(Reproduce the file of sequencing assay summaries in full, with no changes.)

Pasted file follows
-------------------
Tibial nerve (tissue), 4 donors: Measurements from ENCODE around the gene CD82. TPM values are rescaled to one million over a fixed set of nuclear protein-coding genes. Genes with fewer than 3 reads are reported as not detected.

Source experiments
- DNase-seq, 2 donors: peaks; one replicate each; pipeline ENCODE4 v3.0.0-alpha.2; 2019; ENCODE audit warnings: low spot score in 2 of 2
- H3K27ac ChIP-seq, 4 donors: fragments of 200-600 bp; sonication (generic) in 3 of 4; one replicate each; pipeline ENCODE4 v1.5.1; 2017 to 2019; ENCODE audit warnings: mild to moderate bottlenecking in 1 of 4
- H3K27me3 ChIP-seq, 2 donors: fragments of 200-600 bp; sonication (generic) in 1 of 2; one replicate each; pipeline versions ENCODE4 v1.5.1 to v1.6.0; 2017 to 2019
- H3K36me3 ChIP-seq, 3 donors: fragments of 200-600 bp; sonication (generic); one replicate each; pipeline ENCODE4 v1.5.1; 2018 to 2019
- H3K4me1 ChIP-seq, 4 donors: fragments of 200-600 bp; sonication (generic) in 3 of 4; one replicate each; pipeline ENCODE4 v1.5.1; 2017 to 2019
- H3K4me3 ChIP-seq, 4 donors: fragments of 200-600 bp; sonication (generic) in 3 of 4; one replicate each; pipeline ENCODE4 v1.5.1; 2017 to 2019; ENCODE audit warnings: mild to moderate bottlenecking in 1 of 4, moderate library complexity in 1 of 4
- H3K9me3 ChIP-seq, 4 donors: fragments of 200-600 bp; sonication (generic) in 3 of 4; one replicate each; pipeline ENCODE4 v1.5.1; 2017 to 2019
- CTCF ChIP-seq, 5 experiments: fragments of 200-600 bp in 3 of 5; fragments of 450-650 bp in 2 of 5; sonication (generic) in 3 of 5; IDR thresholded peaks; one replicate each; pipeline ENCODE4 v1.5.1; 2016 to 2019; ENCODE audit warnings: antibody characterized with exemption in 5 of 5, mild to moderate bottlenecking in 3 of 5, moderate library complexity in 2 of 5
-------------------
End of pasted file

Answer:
Tibial nerve (tissue), 4 donors: Measurements from ENCODE around the gene CD82. TPM values are rescaled to one million over a fixed set of nuclear protein-coding genes. Genes with fewer than 3 reads are reported as not detected.

Source experiments
- DNase-seq, 2 donors: peaks; one replicate each; pipeline ENCODE4 v3.0.0-alpha.2; 2019; ENCODE audit warnings: low spot score in 2 of 2
- H3K27ac ChIP-seq, 4 donors: fragments of 200-600 bp; sonication (generic) in 3 of 4; one replicate each; pipeline ENCODE4 v1.5.1; 2017 to 2019; ENCODE audit warnings: mild to moderate bottlenecking in 1 of 4
- H3K27me3 ChIP-seq, 2 donors: fragments of 200-600 bp; sonication (generic) in 1 of 2; one replicate each; pipeline versions ENCODE4 v1.5.1 to v1.6.0; 2017 to 2019
- H3K36me3 ChIP-seq, 3 donors: fragments of 200-600 bp; sonication (generic); one replicate each; pipeline ENCODE4 v1.5.1; 2018 to 2019
- H3K4me1 ChIP-seq, 4 donors: fragments of 200-600 bp; sonication (generic) in 3 of 4; one replicate each; pipeline ENCODE4 v1.5.1; 2017 to 2019
- H3K4me3 ChIP-seq, 4 donors: fragments of 200-600 bp; sonication (generic) in 3 of 4; one replicate each; pipeline ENCODE4 v1.5.1; 2017 to 2019; ENCODE audit warnings: mild to moderate bottlenecking in 1 of 4, moderate library complexity in 1 of 4
- H3K9me3 ChIP-seq, 4 donors: fragments of 200-600 bp; sonication (generic) in 3 of 4; one replicate each; pipeline ENCODE4 v1.5.1; 2017 to 2019
- CTCF ChIP-seq, 5 experiments: fragments of 200-600 bp in 3 of 5; fragments of 450-650 bp in 2 of 5; sonication (generic) in 3 of 5; IDR thresholded peaks; one replicate each; pipeline ENCODE4 v1.5.1; 2016 to 2019; ENCODE audit warnings: antibody characterized with exemption in 5 of 5, mild to moderate bottlenecking in 3 of 5, moderate library complexity in 2 of 5